Looking at evangelism this way raises many questions. For the purposes of the present discussion, I only want to highlight the hermeneutical implication of this experience for the incarnational evangelist. Reading in embodied solidarity with the other transforms the evangelist’s own narrative and, therefore, generates fresh encounters with the gospel narrative. One might suspect that this is a complicated way of saying that, after having new experiences, a reader will see new things in the text. And maybe it is a thick description of just that phenomenon. For an essay on missional hermeneutics in a Peruvian context, however, I believe the key point is this: Incarnational evangelism is an ecclesial practice that engenders particular experiences, which allow the church to see the text anew through particular eyes. Generally, the experience of participating in God’s mission among all peoples allows the church to see the text through eyes transformed by taking part in the stories of others among whom God’s manifold grace is at work. Specifically, my experience was that of a “gringo” struggling to live and read in solidarity with my Peruvian neighbors who were seeking the kingdom and coming to know the king for the first time through the Gospel of Mark.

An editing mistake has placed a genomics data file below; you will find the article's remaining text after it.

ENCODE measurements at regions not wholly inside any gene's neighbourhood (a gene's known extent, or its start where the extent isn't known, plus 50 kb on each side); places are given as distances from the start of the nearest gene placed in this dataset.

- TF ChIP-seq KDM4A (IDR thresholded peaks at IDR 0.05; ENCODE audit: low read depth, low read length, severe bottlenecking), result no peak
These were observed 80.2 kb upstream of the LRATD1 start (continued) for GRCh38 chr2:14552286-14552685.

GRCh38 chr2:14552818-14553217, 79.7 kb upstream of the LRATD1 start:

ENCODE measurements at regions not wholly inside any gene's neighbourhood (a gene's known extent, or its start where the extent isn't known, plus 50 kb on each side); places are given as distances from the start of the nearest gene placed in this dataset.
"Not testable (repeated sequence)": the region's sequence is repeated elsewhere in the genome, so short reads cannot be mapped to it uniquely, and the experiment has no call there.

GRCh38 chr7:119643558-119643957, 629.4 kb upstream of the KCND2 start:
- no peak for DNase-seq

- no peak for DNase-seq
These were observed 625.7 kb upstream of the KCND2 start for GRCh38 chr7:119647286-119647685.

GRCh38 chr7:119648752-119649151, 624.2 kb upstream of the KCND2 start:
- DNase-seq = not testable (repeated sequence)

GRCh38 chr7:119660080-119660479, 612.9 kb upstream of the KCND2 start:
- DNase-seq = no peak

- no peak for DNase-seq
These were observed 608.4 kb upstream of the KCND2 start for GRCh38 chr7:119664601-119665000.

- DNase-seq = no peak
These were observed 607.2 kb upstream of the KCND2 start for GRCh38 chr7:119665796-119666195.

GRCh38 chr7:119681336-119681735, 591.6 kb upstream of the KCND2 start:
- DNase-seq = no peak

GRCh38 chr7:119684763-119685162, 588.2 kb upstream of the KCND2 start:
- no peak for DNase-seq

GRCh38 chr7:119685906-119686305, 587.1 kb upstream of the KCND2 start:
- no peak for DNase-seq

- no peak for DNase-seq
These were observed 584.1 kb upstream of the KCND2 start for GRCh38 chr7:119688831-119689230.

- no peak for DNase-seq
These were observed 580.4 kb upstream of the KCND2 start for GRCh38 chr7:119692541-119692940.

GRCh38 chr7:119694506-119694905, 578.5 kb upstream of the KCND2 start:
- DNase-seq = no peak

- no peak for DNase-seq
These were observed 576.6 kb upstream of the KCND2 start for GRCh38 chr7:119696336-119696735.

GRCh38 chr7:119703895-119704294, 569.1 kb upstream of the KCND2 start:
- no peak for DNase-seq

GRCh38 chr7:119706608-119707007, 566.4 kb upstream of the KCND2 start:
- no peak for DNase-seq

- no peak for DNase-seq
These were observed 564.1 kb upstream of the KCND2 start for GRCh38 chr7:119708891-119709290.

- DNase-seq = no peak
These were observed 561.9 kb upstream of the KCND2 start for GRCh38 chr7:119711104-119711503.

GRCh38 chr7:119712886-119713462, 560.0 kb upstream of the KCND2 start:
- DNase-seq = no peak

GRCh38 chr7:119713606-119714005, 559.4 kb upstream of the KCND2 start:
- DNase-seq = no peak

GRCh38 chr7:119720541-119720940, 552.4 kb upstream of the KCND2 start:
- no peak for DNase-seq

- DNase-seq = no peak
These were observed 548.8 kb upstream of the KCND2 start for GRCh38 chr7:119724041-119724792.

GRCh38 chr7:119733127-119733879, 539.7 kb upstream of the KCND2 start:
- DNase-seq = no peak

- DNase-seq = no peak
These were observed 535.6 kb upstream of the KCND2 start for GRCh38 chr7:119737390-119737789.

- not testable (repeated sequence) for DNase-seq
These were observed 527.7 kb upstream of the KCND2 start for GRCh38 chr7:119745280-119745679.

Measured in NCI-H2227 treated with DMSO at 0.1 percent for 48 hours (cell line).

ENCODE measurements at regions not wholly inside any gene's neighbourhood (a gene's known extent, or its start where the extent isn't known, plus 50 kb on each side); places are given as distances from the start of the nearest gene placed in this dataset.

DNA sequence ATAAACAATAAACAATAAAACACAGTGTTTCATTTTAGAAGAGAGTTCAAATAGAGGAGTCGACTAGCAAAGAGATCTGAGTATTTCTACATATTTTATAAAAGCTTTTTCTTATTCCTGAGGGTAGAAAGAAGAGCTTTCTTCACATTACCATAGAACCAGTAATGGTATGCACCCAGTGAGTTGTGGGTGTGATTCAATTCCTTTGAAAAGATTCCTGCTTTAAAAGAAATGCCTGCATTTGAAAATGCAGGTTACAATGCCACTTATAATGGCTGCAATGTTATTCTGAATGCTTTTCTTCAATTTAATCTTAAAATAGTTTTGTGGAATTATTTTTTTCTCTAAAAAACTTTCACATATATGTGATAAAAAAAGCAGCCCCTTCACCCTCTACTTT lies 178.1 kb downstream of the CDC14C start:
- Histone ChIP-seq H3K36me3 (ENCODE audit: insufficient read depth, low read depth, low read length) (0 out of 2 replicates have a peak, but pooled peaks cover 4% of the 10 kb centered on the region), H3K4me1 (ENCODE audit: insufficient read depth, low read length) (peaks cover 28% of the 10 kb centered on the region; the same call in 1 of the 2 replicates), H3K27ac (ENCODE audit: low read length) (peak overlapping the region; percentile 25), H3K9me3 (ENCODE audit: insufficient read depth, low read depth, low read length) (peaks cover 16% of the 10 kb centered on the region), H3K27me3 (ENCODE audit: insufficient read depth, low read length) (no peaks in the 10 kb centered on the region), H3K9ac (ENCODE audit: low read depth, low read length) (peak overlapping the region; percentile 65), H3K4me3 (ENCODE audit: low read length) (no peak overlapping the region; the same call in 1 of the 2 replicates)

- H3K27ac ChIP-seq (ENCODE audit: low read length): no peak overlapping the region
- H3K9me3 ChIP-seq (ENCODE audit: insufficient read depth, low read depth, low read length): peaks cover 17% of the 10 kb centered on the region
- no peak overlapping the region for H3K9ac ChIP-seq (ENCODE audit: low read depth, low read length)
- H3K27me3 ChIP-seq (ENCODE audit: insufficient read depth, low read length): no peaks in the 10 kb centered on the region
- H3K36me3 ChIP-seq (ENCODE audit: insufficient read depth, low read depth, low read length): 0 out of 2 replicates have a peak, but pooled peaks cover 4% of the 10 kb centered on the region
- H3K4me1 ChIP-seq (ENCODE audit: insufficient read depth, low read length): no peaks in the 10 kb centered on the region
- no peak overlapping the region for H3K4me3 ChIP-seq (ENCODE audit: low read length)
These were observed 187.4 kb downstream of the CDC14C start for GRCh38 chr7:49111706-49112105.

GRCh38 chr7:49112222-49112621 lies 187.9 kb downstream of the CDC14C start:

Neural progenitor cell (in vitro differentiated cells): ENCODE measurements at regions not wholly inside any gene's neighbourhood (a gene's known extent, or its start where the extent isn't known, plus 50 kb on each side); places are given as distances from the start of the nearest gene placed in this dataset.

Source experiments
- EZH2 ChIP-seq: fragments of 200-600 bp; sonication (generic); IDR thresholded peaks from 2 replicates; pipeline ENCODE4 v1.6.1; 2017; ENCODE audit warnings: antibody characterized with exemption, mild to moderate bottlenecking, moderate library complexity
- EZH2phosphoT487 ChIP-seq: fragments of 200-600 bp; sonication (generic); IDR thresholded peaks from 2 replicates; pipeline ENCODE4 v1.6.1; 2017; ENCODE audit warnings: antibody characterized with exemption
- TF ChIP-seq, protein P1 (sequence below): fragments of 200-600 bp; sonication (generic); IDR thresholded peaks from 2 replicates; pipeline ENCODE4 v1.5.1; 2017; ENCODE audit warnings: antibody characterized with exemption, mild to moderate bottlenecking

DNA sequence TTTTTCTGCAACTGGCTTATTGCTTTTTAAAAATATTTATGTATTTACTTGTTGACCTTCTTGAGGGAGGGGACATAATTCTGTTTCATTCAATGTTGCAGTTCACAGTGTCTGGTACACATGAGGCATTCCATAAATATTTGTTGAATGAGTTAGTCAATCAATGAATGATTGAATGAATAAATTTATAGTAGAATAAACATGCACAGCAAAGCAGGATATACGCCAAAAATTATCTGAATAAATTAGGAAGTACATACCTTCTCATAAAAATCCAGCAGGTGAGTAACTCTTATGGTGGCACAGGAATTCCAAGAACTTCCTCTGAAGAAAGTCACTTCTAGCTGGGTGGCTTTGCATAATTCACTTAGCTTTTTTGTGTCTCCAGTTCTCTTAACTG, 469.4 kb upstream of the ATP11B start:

I have to confess that, as far as the struggle to live in solidarity went, I failed far more than I succeeded. Yet there were moments when, reading Mark with my Peruvian friends and neighbors, their struggles, their wisdom, and their wonderful culture gave me eyes to see. What follows is one example of the ways that reading Mark in solidarity with Peruvians shaped me as an interpreter.

I remember attending a conference before our mission team moved to Arequipa. A man who had been a missionary kid in Peru spoke about the work that remained unfinished a generation after his parents had returned to the United States. He interpreted the perpetually unfinished houses of Peruvian barrios as an analogy for the problem—the unsightly image of rebar sticking up from nearly every rooftop. Yet after I had lived in a few of those unfinished houses, hung laundry on their flat roofs bristling with rebar, and watched the families around me build additions poco a poco (little by little), rebar jutting toward the sky became a symbol of hope. Faced with the impossibility of building multiple stories at once but committed to making space for multiple generations of the family, Peruvians leave the rebar sticking out of the roof level so they can tie into the existing structure when they add the next floor of the house. This is a long-term proposition that often becomes the inheritance of the next generation. I can’t see rebar now without thinking of the tenacious hope of the working poor who make up the vast majority of Peru’s population.